E15 Damage to Motorboat Engines

E15 Damage to Motorboat Engines

Updated September 2017

Current Situation

About half of all anglers—both freshwater and saltwater—primarily use a boat while fishing. Over more than a decade, the fishing and boating community has become increasingly concerned about the push for ethanol fuel blends because of their significant detrimental effects on marine engine durability, performance and emissions. These engines are designed for no more than 10-percent-per-gallon ethanol blends.

Current proposals by the U.S. Environmental Protection Agency (EPA) would continue to increase the use and concentrations of ethanol in the nation’s gasoline and diesel supplies. For 2017, the EPA proposed to exceed last year’s volume by 300 million gallons, which would bring total production of ethanol to 14.8 billion gallons and cause average concentrations of ethanol to exceed 10 percent per gallon.

The American Sportfishing Association (ASA) and partners are finalizing a petition [to whom], working with Members of Congress on legislation to [do what] and continuing efforts through Keep America Fishing and the Smarter Future Fuel coalition to promote sensible policies on biofuels.

Our Position

ASA opposes any legislation or policy that facilitates the introduction of fuel blends up to 15 percent ethanol into the marketplace before a thorough review has been completed and deemed them safe for all engine types. ASA is working shoulder-to-shoulder with its longstanding partner, the National Marine Manufacturers Association, which has the lead on this issue.

ASA’s position is based on the following:

  • Most marine and other small gasoline-powered engines are designed, calibrated and certified to run on no more than 10 percent ethanol. Higher concentrations of ethanol pose serious mechanical problems for these engines, affecting their durability, performance and emissions.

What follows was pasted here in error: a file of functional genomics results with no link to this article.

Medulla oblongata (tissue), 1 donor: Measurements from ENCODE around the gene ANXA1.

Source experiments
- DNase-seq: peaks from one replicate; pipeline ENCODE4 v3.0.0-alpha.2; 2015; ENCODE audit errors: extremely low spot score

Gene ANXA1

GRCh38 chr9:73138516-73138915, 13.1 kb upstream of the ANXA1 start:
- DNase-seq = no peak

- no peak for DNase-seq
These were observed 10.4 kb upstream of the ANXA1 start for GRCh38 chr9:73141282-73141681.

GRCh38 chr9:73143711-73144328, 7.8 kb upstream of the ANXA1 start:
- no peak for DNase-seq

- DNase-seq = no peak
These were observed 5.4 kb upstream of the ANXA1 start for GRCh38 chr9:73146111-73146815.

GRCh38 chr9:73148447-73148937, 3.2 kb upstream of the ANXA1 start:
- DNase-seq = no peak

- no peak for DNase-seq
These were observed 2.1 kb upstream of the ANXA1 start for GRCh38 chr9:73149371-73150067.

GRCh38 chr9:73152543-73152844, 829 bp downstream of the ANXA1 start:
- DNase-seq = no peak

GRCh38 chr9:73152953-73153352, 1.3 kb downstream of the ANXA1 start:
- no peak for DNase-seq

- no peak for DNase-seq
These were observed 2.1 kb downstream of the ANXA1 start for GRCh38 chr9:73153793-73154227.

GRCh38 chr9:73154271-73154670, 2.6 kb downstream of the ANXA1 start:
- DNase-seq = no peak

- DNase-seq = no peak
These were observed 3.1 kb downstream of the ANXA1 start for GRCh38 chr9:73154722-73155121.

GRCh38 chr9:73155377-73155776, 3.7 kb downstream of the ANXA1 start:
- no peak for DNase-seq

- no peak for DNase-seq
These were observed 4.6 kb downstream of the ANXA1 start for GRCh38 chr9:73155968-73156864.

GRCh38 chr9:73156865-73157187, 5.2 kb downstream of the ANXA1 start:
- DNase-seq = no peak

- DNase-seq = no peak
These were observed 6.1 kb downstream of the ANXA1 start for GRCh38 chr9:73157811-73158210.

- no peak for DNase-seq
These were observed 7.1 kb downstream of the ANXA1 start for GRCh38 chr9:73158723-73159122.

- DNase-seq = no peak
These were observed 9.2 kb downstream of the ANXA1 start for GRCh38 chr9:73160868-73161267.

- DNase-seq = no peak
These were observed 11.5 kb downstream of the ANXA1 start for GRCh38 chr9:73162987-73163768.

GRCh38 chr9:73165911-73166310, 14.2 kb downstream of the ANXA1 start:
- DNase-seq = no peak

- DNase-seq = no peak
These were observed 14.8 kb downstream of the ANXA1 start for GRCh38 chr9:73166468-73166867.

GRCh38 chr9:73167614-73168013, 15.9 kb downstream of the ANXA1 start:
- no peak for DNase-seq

• Other factors warranting consideration of using higher ethanol concentration blends include problems related to vehicle and engine warranties and the need for a supporting infrastructure, such as gasoline distribution systems.
  • Additionally, an increase in ethanol allowances carries serious environmental concerns, since corn production requires significantly more water than most other crops and leads to greater runoff of nutrients and other pollutants into watersheds.

Issue Background

Growth Energy, a coalition of ethanol producers, is working to increase the amount of ethanol blended into a gallon of gasoline up to 15 percent (E15). Growth Energy submitted an application to the EPA that would waive the current Clean Air Act limitation on ethanol content in gasoline and authorize the use of higher ethanol blends.

In 2005, Congress established the Renewable Fuel Standard (RFS) to promote the use of alternative biofuels in conjunction with traditional gasoline. The biofuel of choice quickly became ethanol, a corn-based alcohol. Then, in 2007, Congress expanded the RFS, mandating that fuel suppliers blend higher concentrations of ethanol into the nation's gasoline and diesel supplies.

A 2007 RFS update required the EPA, which sets the RFS, to include yearly, increasing benchmarks for the minimum volume of ethanol required to be blended into the consumer fuel supply.

In October 2010, the EPA announced it would approve Growth Energy’s petition and allow for E15 for use in vehicles made since the 2007 model year. Three months later, the agency announced its decision to approve the use of E15 in light-duty vehicles made since the 2001 model year. Following the announcement, the EPA fielded significant questions and concerns regarding anticipated problems with consumer confusion and the risk of using the wrong fuel.